This paper computes citation indices for Brazilians researchers and departments based on their citation records in international journals. Citing journals are weighted by their impact factor to control for quality. Moreover we also investigate what fields of economics receive a larger proportion of weighted citations. The results show that researchers and departments that devote a major portion of their time to do research in quantitative areas are better ranked. Finally we compare the results of this research with those of similar studies in Brazil.
Indicadores Coincidentes de Atividade Econômica e uma Cronologia de Recessões para o Brasil (with Angelo J. Mont'alverne Duarte and Andrei Spacov).
This paper studies the statistical and macroeconomic properties of three different coincident indicators for the Brazilian economy and their respective dating for Brazilian recessions. All three incorporate almost one century of business-cycle research done in the U.S.—NBER and TCB’s framework, as well as recent econometric techniques. Some of the proposed indicators are based on heuristic methods others are based on sophisticated statistical and econometric techniques. As a result of the comparison of their properties, we were able to propose both a coincident indicator of economic activity and a recession chronology for Brazil. Our final choice of indicator uses the TCB’s method, where standardized coincident series are equally weighted in the coincident indicator. Our choice dates recessions closer to recession dates of Brazilian GDP.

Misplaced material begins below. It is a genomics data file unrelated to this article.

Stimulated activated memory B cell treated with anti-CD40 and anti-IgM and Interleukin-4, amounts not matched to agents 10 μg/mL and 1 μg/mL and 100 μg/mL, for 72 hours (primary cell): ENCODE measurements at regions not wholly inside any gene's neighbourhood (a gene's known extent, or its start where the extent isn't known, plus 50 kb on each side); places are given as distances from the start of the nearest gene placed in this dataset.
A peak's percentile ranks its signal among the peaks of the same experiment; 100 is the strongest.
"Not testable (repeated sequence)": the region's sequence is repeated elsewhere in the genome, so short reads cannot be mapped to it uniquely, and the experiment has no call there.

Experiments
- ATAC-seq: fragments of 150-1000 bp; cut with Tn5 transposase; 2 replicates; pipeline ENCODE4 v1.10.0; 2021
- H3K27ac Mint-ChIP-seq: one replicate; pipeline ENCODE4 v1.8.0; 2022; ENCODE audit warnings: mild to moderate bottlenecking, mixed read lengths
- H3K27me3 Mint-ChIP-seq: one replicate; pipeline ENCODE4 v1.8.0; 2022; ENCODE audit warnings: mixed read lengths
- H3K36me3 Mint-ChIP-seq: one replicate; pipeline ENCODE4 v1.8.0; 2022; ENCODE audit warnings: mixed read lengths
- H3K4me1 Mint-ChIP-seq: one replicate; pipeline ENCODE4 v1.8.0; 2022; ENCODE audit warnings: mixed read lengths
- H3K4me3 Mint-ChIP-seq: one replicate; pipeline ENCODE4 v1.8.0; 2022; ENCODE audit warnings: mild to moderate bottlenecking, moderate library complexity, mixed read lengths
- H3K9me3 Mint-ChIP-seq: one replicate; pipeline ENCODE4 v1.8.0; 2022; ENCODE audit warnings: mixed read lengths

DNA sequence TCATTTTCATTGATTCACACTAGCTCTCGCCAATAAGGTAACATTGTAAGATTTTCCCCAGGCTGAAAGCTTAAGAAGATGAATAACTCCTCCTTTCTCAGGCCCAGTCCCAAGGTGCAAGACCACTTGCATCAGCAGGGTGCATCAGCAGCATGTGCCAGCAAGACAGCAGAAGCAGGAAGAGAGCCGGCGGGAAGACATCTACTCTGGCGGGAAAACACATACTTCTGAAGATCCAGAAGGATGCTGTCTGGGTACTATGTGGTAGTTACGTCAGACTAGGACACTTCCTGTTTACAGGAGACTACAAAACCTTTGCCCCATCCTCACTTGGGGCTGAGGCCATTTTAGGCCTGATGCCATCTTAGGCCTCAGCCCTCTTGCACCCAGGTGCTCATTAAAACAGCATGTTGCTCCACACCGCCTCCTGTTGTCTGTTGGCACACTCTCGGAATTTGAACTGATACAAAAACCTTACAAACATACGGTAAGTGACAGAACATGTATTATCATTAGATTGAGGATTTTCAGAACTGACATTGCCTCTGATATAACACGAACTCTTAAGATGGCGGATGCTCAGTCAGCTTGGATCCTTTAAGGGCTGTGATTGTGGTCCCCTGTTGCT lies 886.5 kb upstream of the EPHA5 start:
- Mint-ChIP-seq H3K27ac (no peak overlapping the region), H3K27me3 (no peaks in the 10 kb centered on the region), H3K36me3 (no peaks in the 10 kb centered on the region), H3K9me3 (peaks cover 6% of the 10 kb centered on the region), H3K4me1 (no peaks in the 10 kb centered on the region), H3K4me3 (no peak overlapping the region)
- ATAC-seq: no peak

Estimating Relative Risk Aversion, the Discount Rate, and the Intertemporal Elasticity of Substitution in Consumption for Brazil using Three Types of Utility Function. (with Natalia Scotto Piqueira).
Using the generalized method of moments, we estimate structural parameters related to relative-risk aversion, the discount rate of future utility, and the intertemporal elasticity of substitution in consumption for the Brazilian economy. Estimates are provided for three types of utility function based on the consumption capital asset pricing model constant relative risk aversion utility, utility with external habit, and Kreps-Porteus utility. These results are analyzed and then compared to previous results using Brazilian and U.S. data. Moreover, we perform over-identifying restrictions tests of all estimated models to investigate the possible existence of the equity premium puzzle in Brazil.
The overall results show that Brazilian consumers have a relatively high discount rate, a low intertemporal elasticity of substitutions, and a high relative risk aversion coefficient. Also, there is no evidence of the existence of the equity premium puzzle in Brazil.
Common Trends and Common Cycles in Latin America. (with Robert F. Engle).
This paper analyzes the degree of short and long run comovement in GDP per capita of three Latin American countries (Argentina, Brazil and Mexico) using a technique discussed in the newly established common features literature. We find the data to display both short and long run comovement, although the degree of the first is higher than that of the last. We also find permanent shocks to explain most of the variance of GDP per capita for the region, which suggests that external factors such as foreign investment and external debt may be important in determining the long run prospects for Latin American countries. Finally, we show that imposing short and long run comovement restrictions can dramatically improve forecasting.